Integral Approaches to Christian Ministry

Integral Life Article, Cognitive, Journal of Integral Theory & Practice, Ministry, Perspectives, Spirituality 1 Comment

This article presents an Integral (AQAL) framework for Christian Ministry. Quadrants, levels, lines, states, and types are introduced and situated within the historical framework of Christianity. I address important aspects of social and institutional contexts—family structure, family of origin, socioeconomic situation, work environment, and geographic location—as they affect the individual parishioner, religious, or minister, as these factors can profoundly impact an individual’s experience of the Divine. I propose that increasing differentiation is not substantively different than the ancient practice of discernment and advocate the application of an AQAL map (“all-quadrants, all-levels, all-lines, all-states, and all-types”) to explore the minister’s circumstances as well as those who come to them for spiritual nourishment. The paper concludes with examples of several typical ministerial situations mapped onto quadrants.

JOHN FORMAN, OblSB, is a Benedictine oblate of Mt. Angel Abbey, a Eucharistic minister and healing minister in the Anglican Communion. He has served on church vestries and in monastic advisory positions, and also as a spiritual and organizational counselor to numerous religious organizations, as well as to individual ordained, professed, and lay men and women. He has led multiple retreats and workshops focused on Integral Theory and methodology, Benedictine spirituality, Christian meditation, developmental approaches to faith and ministry, and discernment.

John has published several articles on these topics and has presented papers at the New England Complex Systems Institute and the International Society of Systems Sciences, and has published articles in numerous publications. He has lectured on Integral Theory at a number of organizations, including the National Defense University, the University of Washington, the International Leadership Association, St. Martin’s College and the Diocese of Olympia’s School of Theology.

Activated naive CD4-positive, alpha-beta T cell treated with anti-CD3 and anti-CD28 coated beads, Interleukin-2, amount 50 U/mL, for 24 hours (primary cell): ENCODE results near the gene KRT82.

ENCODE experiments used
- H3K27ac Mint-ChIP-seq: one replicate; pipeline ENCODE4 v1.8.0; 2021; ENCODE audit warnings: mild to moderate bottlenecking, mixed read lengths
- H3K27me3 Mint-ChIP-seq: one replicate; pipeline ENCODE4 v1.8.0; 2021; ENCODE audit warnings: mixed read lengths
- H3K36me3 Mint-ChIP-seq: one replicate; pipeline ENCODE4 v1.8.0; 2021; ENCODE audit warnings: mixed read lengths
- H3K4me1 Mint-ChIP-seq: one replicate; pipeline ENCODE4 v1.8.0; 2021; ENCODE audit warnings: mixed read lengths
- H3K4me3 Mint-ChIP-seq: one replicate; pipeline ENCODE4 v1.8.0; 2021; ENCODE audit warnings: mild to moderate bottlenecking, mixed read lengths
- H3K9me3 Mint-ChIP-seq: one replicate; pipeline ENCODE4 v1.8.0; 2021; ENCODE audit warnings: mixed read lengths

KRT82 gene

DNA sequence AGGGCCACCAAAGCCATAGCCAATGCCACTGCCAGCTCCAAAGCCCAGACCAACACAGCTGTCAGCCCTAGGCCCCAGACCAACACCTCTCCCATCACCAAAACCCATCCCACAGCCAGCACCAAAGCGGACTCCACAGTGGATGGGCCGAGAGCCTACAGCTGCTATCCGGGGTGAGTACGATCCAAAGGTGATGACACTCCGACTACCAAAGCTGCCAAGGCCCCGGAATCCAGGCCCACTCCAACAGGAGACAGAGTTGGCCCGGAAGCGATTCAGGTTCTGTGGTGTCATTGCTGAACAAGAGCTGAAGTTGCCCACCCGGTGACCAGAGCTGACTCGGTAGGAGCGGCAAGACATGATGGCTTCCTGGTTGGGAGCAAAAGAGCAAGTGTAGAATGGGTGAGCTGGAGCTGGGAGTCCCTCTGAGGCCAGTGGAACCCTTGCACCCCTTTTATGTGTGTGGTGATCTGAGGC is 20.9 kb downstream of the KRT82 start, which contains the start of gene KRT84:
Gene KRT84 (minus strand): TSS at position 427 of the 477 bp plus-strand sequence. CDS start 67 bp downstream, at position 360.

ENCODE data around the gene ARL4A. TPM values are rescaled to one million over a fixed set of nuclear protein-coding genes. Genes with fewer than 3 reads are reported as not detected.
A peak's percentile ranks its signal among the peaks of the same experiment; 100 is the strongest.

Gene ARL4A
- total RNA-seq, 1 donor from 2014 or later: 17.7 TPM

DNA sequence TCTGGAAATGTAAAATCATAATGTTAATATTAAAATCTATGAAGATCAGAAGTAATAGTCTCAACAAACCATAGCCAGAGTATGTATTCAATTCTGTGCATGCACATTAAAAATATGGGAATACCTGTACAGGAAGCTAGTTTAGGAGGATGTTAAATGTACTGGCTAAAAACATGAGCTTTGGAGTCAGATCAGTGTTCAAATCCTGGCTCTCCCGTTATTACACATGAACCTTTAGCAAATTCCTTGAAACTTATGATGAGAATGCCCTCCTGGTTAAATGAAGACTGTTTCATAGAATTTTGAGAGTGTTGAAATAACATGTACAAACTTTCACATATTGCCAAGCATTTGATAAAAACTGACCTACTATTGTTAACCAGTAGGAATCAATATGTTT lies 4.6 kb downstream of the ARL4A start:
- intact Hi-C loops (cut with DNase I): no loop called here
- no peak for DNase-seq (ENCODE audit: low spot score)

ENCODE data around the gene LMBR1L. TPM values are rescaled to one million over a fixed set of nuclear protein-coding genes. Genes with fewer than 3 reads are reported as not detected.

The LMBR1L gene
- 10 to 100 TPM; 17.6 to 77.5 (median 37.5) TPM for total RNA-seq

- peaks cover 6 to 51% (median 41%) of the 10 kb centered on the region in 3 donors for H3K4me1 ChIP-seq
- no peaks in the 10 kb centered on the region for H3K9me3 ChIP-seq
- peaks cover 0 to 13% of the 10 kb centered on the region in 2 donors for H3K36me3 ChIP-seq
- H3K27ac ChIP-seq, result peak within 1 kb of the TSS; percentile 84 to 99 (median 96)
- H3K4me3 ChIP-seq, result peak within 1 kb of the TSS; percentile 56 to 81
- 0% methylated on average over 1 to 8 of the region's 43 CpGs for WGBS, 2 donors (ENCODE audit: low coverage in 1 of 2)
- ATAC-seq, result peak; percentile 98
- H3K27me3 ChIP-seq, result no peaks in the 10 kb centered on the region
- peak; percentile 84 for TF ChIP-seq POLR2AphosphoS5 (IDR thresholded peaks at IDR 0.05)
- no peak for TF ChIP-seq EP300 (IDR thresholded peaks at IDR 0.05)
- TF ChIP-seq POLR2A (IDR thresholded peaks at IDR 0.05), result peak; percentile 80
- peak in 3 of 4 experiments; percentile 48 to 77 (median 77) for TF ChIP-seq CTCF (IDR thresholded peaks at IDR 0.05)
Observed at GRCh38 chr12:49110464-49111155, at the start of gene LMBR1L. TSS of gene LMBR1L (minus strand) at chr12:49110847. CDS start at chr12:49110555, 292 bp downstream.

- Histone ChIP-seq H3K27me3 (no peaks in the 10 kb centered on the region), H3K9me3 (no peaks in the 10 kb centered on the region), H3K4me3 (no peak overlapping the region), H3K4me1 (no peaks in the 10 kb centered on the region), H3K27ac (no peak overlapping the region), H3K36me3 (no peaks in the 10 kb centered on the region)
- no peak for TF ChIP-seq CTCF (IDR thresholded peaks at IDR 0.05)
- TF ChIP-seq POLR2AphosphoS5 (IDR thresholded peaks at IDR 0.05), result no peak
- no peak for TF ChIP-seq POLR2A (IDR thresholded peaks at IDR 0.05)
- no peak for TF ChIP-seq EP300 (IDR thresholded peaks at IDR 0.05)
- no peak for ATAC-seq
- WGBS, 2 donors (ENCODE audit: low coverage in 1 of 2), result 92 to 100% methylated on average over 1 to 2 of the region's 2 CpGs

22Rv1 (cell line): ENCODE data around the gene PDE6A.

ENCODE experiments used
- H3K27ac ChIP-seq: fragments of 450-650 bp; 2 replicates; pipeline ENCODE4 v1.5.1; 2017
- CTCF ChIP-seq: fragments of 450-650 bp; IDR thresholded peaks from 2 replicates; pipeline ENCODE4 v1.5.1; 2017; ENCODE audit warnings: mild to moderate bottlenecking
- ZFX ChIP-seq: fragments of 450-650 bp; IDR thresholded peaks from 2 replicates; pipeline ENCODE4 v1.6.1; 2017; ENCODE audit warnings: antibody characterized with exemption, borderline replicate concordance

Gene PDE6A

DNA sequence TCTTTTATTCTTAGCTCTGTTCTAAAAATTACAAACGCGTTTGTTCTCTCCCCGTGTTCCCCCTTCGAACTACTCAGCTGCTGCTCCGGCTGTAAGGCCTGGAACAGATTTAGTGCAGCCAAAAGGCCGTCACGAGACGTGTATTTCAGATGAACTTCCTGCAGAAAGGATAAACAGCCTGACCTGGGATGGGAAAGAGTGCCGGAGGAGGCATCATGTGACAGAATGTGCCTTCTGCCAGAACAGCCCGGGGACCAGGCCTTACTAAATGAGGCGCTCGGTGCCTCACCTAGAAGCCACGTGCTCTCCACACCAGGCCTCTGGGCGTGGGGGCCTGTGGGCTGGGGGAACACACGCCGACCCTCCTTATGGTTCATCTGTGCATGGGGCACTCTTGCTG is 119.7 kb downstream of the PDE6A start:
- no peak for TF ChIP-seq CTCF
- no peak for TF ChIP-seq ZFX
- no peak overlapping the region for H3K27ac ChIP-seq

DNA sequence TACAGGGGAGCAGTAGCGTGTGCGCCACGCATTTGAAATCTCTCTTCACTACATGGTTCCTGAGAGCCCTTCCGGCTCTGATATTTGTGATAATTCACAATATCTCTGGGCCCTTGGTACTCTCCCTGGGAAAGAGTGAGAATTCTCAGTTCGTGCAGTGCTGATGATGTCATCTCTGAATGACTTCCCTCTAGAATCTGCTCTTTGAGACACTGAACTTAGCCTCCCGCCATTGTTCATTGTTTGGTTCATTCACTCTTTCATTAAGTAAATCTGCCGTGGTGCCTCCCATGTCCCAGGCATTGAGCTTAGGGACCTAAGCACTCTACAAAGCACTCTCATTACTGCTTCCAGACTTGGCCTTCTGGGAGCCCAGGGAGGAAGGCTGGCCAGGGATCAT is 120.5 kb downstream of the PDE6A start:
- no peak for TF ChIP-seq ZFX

Notable Replies

  1. I found this article interesting.
    The Catholic Church now finds itself in a bind:

    • Deny communion to politicians or members who knowingly support any form of abortion, and watch their numbers dwindle faster. In the words of Pope Francis, as soon as a Pastor leaves a pastoral approach, he becomes a politician.
    • Or give communion regardless of political stance on abortion and “sin” because they believe to support abortion is to support “homicide” daily.

    What I find interesting is that this isn’t a “Literal Mythic” belief, but it is an absolutist and uncompromising belief. Does Catholicism allow ANY exceptions EVER? I don’t believe they do (but I could be wrong).
    It’s been well discussed already that Ken believes people with Literal Mythic Beliefs will have a really hard time being integral.
    I think what we are seeing here with the Catholic Church is that having and enforcing a dogmatic rule excluding people from participation is also counter to being “pastoral”. If being pastoral is more “integral” than being dogmatic, what we are seeing here is that spirituality that is too extreme in Orange can also make it difficult to be Integral.
    Hypocritically, they do allow “just wars” but there is no effort or discussion that I know to deny communion to politicians who support staying in / returning to Afghanistan without first “exhausting all other peaceful means”. In fact, I can’t think of very many military actions in my lifetime that the US has engaged in where “All peaceful means have been exhausted” prior to using deadly force.

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